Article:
This year, there have been severe floods in Africa, including in Sudan and Ethiopia, with deaths and hundreds of thousands of refugees. The latter has just emerged from one of the most severe droughts in its recent history. These often exacerbate the effects of heavy rains because the extreme drought hardens and compacts the soil so that water cannot be absorbed.

Nuclear power plant in Turkey

Meanwhile, the Turkish newspaper Hurriyet Daily reports on three agreements that Turkish Energy Minister Berat Albayrak signed with the hosts last week on the sidelines of the G-20 summit in Hangzhou, China. This involved the areas of renewable energy, nuclear power and coal.

In Turkey there are concrete plans for two larger nuclear power plants. One is to be built by Russian companies on the Mediterranean coast, the other by a French-Japanese consortium in a highly seismically active region on the Black Sea coast. China is hopeful of landing the contract for a third project.

Otherwise, the share of nuclear power in the global energy supply continues to decline, as hardly any new nuclear power plants are being built. The situation is completely different with Erdol and its various derivatives. Global petroleum consumption increased by 1.4 million barrels (159 liters) per day in 2015. This is reported by Kallanish Energy, a platform specializing in news from the oil industry, citing the US Energy Information Administration (EIA). This year and next year, according to EIA estimates, was similarly strong.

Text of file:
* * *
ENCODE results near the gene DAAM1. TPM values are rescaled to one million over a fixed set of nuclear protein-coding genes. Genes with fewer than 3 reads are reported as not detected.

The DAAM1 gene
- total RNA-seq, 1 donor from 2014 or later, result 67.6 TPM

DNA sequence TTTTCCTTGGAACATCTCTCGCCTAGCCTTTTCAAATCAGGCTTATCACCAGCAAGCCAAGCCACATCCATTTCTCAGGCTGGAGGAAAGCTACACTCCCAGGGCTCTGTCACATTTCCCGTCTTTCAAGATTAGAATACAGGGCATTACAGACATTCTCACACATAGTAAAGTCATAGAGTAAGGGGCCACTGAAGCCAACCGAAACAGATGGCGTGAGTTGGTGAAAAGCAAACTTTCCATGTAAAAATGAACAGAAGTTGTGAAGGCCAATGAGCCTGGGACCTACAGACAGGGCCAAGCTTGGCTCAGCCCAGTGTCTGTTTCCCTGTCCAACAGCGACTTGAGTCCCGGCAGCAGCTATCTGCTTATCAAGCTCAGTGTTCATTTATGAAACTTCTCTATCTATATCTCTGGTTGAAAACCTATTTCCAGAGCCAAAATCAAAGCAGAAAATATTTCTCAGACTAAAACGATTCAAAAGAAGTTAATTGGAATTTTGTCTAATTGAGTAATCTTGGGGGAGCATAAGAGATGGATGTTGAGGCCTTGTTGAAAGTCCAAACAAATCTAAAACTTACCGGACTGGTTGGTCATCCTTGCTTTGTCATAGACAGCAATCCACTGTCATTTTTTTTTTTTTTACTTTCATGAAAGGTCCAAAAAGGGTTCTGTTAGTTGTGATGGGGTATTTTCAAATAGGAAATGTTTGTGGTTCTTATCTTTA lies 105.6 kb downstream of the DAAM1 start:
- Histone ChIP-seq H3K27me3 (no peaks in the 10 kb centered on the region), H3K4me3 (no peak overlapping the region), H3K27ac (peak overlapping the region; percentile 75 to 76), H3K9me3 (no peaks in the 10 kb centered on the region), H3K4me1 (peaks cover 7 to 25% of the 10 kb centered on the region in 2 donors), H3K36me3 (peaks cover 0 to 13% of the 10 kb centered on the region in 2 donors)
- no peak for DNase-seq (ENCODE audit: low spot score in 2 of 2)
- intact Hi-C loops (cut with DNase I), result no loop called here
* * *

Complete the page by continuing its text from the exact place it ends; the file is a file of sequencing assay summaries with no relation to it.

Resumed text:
The larger part of the increase in demand for crude oil is obviously attributable to the emerging and developing countries. Non-OECD countries contributed 0.9 million barrels per day to growth in 2015. For the current and next year, U.S. analysts expect demand from these countries to grow by 1.2 and 1.3 million barrels per day, respectively. About a quarter of this was supplied to India or China respectively.

The sonnenBattery. Image: sonnen GmbH

Electricity flat rate

In Bavaria, a company has introduced an electricity flat rate, as reported by the specialist information service IWR. The customers of sonnen GmbH from Wildpoldsried have their own solar system with battery, with which they can optimize their own consumption. In the future, they will no longer pay for the rest, which is still needed from the grid now and then. In return, they make their batteries available to sonnen GmbH.

The company then connects several thousand small home batteries to create a virtual storage facility. If necessary, electricity can either be quickly fed into the grid from this grid or additionally absorbed from it. Since this service stabilizes the grid, sonnen GmbH receives a lucrative remuneration for it. The flat rate will be financed with this, according to the plan. Whether this one pans out, however, remains to be seen. Last year, VDI-Nachrichten reported a rapid drop in prices on the market for balancing power.

Under Africa’s sun

And last but not least the good news of the week. In the first half of 2016, 92 solar power plants were installed in Nigeria.000 households connected to power supply from small, decentralized solar plants. Since mid-2015, the Solar Nigeria project has already 182.000 households to be equipped, as AllAfrica.com reports.

Users have either bought the plants on credit or are renting them. With numerous other projects of this kind in various African and South Asian countries, the whole of humanity could finally be supplied with electricity in the next decade.